USE RATES AND SPRAY VOLUMES FOR TURFGRASS:
Amount of Products, Pints/Acre: 3 to 5
Recommended Spray Volume, Gallons/Acre: 3 to 175
Amount of Product, fl.oz./1,000 sq. ft.: 1.1 to 1.8
Spray Volume Gallons per 1,000 sq. ft.: 0.1 to 4.0
Amount of Products, Pints/Acre: 2 to 4
Recommended Spray Volume, Gallons/Acre: 3 to 175
Amount of Product, fl.oz./1,000 sq. ft.: 0.75 to 1.5
Spray Volume Gallons per 1,000 sq. ft.: 0.1 to 4.0
*See the label for the full list of controlled weeds.
I waited a little too long (May 20) to try to kill the wild violet in my yard with Speed Zone. One treatment killed about half of it and very fast. Temps are above 90 now so I guess I'll try again in the fall or spring so I don't injure the grass. Be very careful if you have a vegetable garden though. I sprayed in what I thought was calm conditions and it managed to drift enough to cause injury in my garden. Next time I'm putting a tarp barrier up.
I've been using SpeedZone commercially for 4 years now, on about 190K sq. feet of 'high impact' grass areas. It's the best product for Dandelions, which has been a hard one to beat. I like to use it in conjunction with a liquid fertilizer. This helps SZ to work faster for me. Dandelions propagate so quickly, the product needs to work as fast as possible. SZ is not the best choice for thistle, but any other cheaper herbicide with 2,4-D will handle that. SZ keeps your tank and pump clean, which many others do not. Lastly, I've cut back my use of SZ this year because of its cost. I've tried diluting a little, but then it doesn't work. I would use it more, if it cost less.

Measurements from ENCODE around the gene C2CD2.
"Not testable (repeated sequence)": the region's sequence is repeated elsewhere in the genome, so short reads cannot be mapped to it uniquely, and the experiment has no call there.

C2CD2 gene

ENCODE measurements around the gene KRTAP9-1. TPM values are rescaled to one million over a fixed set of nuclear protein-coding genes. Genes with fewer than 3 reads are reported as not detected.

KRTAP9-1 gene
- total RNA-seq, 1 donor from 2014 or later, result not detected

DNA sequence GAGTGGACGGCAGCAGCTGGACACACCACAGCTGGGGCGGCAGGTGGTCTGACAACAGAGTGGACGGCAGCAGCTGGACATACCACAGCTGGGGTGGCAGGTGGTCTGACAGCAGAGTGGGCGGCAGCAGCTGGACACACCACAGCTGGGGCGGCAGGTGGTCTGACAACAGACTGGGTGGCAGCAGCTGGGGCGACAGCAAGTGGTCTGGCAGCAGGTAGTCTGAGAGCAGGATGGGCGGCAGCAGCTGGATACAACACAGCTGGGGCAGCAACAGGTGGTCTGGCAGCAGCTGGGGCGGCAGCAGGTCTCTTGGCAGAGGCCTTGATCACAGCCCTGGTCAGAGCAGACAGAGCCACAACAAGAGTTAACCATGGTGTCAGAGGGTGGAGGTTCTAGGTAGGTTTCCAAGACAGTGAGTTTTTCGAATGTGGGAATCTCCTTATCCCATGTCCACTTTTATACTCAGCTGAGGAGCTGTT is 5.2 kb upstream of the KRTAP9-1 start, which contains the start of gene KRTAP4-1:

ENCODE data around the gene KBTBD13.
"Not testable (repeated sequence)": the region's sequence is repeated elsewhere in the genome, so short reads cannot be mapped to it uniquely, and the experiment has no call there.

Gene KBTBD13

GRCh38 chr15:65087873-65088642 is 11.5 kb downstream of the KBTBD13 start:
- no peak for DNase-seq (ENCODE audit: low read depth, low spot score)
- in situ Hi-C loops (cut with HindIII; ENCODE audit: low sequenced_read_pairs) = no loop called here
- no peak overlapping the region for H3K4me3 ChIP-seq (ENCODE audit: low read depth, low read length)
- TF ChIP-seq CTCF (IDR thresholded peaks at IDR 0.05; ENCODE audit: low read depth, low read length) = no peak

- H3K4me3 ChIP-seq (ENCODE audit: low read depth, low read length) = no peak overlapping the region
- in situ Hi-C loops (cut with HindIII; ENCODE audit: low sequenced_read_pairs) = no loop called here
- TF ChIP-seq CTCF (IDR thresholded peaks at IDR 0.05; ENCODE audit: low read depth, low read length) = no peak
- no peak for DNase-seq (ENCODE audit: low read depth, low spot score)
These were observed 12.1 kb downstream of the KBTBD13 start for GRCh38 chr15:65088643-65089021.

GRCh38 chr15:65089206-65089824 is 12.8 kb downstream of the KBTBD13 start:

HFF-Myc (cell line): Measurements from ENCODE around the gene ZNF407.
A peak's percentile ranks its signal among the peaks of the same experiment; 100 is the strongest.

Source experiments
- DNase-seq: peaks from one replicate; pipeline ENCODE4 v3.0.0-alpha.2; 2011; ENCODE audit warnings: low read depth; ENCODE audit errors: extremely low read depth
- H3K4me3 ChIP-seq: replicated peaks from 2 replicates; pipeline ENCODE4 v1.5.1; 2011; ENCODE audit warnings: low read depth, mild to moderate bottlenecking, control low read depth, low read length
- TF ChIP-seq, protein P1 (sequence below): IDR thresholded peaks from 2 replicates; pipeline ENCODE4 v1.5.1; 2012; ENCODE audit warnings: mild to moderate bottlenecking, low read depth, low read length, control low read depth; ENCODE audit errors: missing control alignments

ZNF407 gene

Late April 2012 I planted a new lawn by seed--approximately 3/4 acre, consisting of a mixuture of cool and warm season grasses. The imported top soil was unfortunatly loaded with weed seed which came up along with the new grass. The weeds were dominated by Virginia Knotweed, which at 6 weeks were ~12" inches in height and beginning to form seed heads. Using a 1:1 mix (oz Speed Zone to gallon water), due to the new grass being ~6 weeks mature, Speed Zone killed the knotweed and did not harm the tall fescue/little bluestem mix. Weeds wilted within 24 hrs and were mowed 7 days after application--the first cutting for the new grass. There are a few nut grass still in the seeded area not killed by Speed Zone, but these are small enough instances to be pulled. Speed Zone was very effective at controlling post emergent weeds in a stand of newly planted grass seed. I plan to extend it's use to my established lawn--spot treating small areas of white clover and oxalis (woodsorrel).
SZ works great on Chickweed, Henbit and Dandalions.
It did not get my clover and it does not work on crab grass. It does work well in the cool Springtime and even if it rains the next day. The note said rainproof in 4 hours.